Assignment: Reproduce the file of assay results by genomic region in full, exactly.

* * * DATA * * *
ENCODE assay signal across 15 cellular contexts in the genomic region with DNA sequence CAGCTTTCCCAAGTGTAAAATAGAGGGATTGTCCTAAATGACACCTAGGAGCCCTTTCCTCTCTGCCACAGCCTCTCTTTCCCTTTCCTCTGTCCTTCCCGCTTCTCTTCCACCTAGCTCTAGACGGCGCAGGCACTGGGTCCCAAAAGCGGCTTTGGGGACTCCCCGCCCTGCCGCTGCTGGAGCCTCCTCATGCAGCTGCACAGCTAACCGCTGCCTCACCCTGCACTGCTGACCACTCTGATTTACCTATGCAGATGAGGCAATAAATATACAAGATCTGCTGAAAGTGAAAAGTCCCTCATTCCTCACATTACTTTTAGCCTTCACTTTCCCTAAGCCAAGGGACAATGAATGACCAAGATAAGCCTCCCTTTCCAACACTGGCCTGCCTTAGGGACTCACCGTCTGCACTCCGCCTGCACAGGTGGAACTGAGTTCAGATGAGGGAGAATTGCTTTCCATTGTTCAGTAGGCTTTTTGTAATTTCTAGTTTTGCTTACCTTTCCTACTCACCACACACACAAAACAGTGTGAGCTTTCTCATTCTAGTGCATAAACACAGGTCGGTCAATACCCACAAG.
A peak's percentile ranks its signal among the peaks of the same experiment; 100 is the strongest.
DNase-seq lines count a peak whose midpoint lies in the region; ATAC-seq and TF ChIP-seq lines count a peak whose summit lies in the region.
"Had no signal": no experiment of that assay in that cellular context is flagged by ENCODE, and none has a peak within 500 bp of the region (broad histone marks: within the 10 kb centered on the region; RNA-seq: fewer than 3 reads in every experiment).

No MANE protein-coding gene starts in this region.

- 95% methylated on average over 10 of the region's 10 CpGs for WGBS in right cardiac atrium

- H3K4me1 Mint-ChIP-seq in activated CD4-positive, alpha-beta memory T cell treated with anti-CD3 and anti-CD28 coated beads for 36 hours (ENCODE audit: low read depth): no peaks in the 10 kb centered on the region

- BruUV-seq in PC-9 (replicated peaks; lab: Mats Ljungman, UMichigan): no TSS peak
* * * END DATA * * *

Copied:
ENCODE assay signal across 15 cellular contexts in the genomic region with DNA sequence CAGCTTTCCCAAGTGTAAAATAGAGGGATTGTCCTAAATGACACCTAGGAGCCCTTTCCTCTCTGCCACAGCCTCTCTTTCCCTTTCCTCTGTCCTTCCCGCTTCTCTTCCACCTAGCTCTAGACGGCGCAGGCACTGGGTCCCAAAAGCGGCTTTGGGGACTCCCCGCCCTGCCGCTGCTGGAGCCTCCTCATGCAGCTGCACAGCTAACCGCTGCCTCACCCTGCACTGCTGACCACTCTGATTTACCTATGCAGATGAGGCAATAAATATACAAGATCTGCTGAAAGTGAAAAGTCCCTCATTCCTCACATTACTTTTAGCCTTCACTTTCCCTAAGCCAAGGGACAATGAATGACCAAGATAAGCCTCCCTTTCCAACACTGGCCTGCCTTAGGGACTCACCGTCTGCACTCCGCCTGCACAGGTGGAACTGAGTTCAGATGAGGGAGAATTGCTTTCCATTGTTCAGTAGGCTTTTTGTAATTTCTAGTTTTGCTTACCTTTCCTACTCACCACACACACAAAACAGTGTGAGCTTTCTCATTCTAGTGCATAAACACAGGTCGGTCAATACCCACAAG.
A peak's percentile ranks its signal among the peaks of the same experiment; 100 is the strongest.
DNase-seq lines count a peak whose midpoint lies in the region; ATAC-seq and TF ChIP-seq lines count a peak whose summit lies in the region.
"Had no signal": no experiment of that assay in that cellular context is flagged by ENCODE, and none has a peak within 500 bp of the region (broad histone marks: within the 10 kb centered on the region; RNA-seq: fewer than 3 reads in every experiment).

No MANE protein-coding gene starts in this region.

- 95% methylated on average over 10 of the region's 10 CpGs for WGBS in right cardiac atrium

- H3K4me1 Mint-ChIP-seq in activated CD4-positive, alpha-beta memory T cell treated with anti-CD3 and anti-CD28 coated beads for 36 hours (ENCODE audit: low read depth): no peaks in the 10 kb centered on the region

- BruUV-seq in PC-9 (replicated peaks; lab: Mats Ljungman, UMichigan): no TSS peak